Follow medical advice

"A range of treatments exists to manage diabetes and control blood glucose, including through eating healthy, being active, taking prescribed medication, controlling blood pressure, and avoiding tobacco use. People with diabetes can live well if they follow a treatment plan developed together with their health-care provider." World Health Organization, 2016

 

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This informational graphic was originally published on the World Health Organization's website. It has been republished here with permission.

Be active

"Being physically active – through at least 30 minutes of regular, moderate-intensity activity on most days – can help prevent Type 2 diabetes and its complications, as well as help people to better manage Type 1 and Type 2 diabetes if they have it." World Health Organization, 2016

 

poster be active page 001

 


This informational graphic was originally published on the World Health Organization's website. It has been republished here with permission.

Eat healthy

"A healthy diet high in fruits and vegetables and low in sugar and saturated fats can help prevent Type 2 diabetes, and also help people to manage Type 1 and Type 2 diabetes if they have it." World Health Organization, 2016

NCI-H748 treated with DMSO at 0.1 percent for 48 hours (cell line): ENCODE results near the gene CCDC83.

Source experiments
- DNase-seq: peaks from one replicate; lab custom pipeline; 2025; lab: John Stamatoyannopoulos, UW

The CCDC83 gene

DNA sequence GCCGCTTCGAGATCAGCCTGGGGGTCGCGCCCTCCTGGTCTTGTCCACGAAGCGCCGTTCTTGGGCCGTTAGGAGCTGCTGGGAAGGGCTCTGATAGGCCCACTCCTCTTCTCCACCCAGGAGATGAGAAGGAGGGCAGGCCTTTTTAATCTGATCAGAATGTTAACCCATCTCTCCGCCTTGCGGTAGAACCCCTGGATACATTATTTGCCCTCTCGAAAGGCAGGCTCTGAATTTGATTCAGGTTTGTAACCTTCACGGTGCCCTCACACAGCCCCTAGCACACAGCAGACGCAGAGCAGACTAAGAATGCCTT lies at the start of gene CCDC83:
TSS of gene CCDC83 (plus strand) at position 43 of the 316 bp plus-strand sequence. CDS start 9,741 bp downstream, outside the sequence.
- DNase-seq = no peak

poster eat healthy page 001


This informational graphic was originally published on the World Health Organization's website. It has been republished here with permission.

What are the risks of diabetes in children?

by World Health Organization

candyThe frequency of diabetes is rising around the world, and studies are showing children are at increasing risk of developing the disease. About 350 million people worldwide have the illness, a number likely to more than double in the next 20 years. Over time, diabetes can damage the heart, blood vessels, eyes, kidneys and nerves - causing chronic problems and early death.

Type 1 diabetes

Type 1 diabetes (sometimes called insulin-dependent, juvenile or childhood-onset diabetes) occurs when the pancreas does not produce enough insulin, a hormone that regulates blood sugar. The cause is not known, but it is thought to be the result of a combination of genetic and environmental factors.

Halt the rise of diabetes

"In 2008, an estimated 347 million people in the world had diabetes and the prevalence is growing, particularly in low- and middle-income countries. In 2012, the disease was the direct cause of some 1.5 million deaths, with more than 80% of those occurring in low- and middle-income countries. WHO projects that diabetes will be the 7th leading cause of death by 2030."
World Health Organization, 2016

Today, Thursday 7th April, we join the international community in recognising World Health Day. This year's campaign encourages us to "Beat Diabetes." The Ministry of Health of Trinidad and Tobago states: "In 1980, Diabetes was the seventh leading cause of death in Trinidad and Tobago. Today, it is the second leading cause of death with approximately 140,000 persons aged 20-69 years living with the condition. This means that over the last 35 years, there has been a 350% increase in the number of people in our population who have developed diabetes"(Ministry of Health, 2016).